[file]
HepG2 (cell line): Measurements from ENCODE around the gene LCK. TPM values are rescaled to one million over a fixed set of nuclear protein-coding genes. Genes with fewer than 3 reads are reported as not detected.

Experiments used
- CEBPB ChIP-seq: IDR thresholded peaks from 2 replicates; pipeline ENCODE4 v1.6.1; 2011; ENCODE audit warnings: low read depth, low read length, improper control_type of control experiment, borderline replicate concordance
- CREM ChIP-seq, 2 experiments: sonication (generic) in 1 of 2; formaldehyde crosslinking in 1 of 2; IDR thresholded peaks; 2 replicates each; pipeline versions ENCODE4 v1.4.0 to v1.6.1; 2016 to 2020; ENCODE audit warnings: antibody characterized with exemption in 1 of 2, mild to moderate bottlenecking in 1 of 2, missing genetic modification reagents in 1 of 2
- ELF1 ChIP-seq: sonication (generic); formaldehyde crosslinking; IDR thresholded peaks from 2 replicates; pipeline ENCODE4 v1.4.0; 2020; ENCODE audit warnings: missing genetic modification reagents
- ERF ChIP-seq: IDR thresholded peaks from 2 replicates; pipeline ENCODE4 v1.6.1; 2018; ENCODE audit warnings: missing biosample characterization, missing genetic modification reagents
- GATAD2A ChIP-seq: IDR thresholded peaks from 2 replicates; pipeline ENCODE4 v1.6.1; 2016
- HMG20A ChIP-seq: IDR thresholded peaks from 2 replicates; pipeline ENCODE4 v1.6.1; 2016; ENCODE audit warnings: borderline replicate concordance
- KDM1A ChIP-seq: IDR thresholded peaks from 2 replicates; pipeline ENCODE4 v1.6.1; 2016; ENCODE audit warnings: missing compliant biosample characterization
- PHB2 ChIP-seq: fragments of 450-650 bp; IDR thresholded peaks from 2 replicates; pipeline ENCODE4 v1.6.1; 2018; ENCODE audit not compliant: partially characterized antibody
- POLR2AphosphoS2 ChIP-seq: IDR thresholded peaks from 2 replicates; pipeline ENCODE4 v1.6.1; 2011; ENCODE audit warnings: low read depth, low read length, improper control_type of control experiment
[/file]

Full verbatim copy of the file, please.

HepG2 (cell line): Measurements from ENCODE around the gene LCK. TPM values are rescaled to one million over a fixed set of nuclear protein-coding genes. Genes with fewer than 3 reads are reported as not detected.

Experiments used
- CEBPB ChIP-seq: IDR thresholded peaks from 2 replicates; pipeline ENCODE4 v1.6.1; 2011; ENCODE audit warnings: low read depth, low read length, improper control_type of control experiment, borderline replicate concordance
- CREM ChIP-seq, 2 experiments: sonication (generic) in 1 of 2; formaldehyde crosslinking in 1 of 2; IDR thresholded peaks; 2 replicates each; pipeline versions ENCODE4 v1.4.0 to v1.6.1; 2016 to 2020; ENCODE audit warnings: antibody characterized with exemption in 1 of 2, mild to moderate bottlenecking in 1 of 2, missing genetic modification reagents in 1 of 2
- ELF1 ChIP-seq: sonication (generic); formaldehyde crosslinking; IDR thresholded peaks from 2 replicates; pipeline ENCODE4 v1.4.0; 2020; ENCODE audit warnings: missing genetic modification reagents
- ERF ChIP-seq: IDR thresholded peaks from 2 replicates; pipeline ENCODE4 v1.6.1; 2018; ENCODE audit warnings: missing biosample characterization, missing genetic modification reagents
- GATAD2A ChIP-seq: IDR thresholded peaks from 2 replicates; pipeline ENCODE4 v1.6.1; 2016
- HMG20A ChIP-seq: IDR thresholded peaks from 2 replicates; pipeline ENCODE4 v1.6.1; 2016; ENCODE audit warnings: borderline replicate concordance
- KDM1A ChIP-seq: IDR thresholded peaks from 2 replicates; pipeline ENCODE4 v1.6.1; 2016; ENCODE audit warnings: missing compliant biosample characterization
- PHB2 ChIP-seq: fragments of 450-650 bp; IDR thresholded peaks from 2 replicates; pipeline ENCODE4 v1.6.1; 2018; ENCODE audit not compliant: partially characterized antibody
- POLR2AphosphoS2 ChIP-seq: IDR thresholded peaks from 2 replicates; pipeline ENCODE4 v1.6.1; 2011; ENCODE audit warnings: low read depth, low read length, improper control_type of control experiment